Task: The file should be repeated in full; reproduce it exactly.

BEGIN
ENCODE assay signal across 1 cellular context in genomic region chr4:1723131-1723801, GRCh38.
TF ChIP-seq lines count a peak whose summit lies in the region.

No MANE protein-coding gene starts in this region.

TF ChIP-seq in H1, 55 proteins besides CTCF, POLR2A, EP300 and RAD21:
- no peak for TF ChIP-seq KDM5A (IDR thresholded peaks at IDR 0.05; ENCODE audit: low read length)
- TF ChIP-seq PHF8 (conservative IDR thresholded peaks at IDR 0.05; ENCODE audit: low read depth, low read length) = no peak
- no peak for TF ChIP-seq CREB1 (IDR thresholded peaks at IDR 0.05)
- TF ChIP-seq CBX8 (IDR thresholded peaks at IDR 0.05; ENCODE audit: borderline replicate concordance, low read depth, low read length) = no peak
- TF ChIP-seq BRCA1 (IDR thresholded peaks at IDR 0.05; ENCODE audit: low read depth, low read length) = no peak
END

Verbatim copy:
ENCODE assay signal across 1 cellular context in genomic region chr4:1723131-1723801, GRCh38.
TF ChIP-seq lines count a peak whose summit lies in the region.

No MANE protein-coding gene starts in this region.

TF ChIP-seq in H1, 55 proteins besides CTCF, POLR2A, EP300 and RAD21:
- no peak for TF ChIP-seq KDM5A (IDR thresholded peaks at IDR 0.05; ENCODE audit: low read length)
- TF ChIP-seq PHF8 (conservative IDR thresholded peaks at IDR 0.05; ENCODE audit: low read depth, low read length) = no peak
- no peak for TF ChIP-seq CREB1 (IDR thresholded peaks at IDR 0.05)
- TF ChIP-seq CBX8 (IDR thresholded peaks at IDR 0.05; ENCODE audit: borderline replicate concordance, low read depth, low read length) = no peak
- TF ChIP-seq BRCA1 (IDR thresholded peaks at IDR 0.05; ENCODE audit: low read depth, low read length) = no peak